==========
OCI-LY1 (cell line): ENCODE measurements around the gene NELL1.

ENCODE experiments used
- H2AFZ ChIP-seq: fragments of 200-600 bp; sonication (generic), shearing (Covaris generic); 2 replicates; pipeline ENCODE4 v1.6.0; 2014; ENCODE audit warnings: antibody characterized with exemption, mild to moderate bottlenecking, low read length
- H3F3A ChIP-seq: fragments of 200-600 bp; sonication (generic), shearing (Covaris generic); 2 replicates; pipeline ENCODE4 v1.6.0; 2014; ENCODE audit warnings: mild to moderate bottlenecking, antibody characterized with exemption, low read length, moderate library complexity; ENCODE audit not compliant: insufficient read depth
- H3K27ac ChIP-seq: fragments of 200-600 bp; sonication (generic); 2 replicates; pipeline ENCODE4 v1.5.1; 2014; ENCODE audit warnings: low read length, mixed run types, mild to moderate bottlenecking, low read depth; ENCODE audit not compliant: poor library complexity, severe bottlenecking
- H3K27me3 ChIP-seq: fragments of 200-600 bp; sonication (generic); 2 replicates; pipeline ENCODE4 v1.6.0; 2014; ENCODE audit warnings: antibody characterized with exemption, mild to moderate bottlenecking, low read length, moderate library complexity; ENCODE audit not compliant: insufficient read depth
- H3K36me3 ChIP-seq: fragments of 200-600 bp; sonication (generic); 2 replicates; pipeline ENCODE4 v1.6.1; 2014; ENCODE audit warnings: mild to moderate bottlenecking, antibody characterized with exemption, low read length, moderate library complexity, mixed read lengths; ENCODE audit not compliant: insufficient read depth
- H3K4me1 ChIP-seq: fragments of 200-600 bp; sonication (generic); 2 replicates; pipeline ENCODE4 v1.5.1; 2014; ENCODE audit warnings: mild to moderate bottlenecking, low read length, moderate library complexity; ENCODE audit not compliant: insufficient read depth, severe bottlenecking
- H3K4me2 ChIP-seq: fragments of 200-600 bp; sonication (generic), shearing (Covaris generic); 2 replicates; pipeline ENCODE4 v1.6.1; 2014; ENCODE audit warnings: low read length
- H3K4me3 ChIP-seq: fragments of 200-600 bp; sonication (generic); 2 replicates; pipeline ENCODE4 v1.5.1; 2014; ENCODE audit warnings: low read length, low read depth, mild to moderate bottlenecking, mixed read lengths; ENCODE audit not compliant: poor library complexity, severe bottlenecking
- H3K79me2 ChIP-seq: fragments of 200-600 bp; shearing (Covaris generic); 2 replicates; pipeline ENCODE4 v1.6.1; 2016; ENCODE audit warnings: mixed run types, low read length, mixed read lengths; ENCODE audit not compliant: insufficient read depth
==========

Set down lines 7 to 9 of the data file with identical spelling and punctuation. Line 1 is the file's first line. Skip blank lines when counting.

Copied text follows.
- H3K36me3 ChIP-seq: fragments of 200-600 bp; sonication (generic); 2 replicates; pipeline ENCODE4 v1.6.1; 2014; ENCODE audit warnings: mild to moderate bottlenecking, antibody characterized with exemption, low read length, moderate library complexity, mixed read lengths; ENCODE audit not compliant: insufficient read depth
- H3K4me1 ChIP-seq: fragments of 200-600 bp; sonication (generic); 2 replicates; pipeline ENCODE4 v1.5.1; 2014; ENCODE audit warnings: mild to moderate bottlenecking, low read length, moderate library complexity; ENCODE audit not compliant: insufficient read depth, severe bottlenecking
- H3K4me2 ChIP-seq: fragments of 200-600 bp; sonication (generic), shearing (Covaris generic); 2 replicates; pipeline ENCODE4 v1.6.1; 2014; ENCODE audit warnings: low read length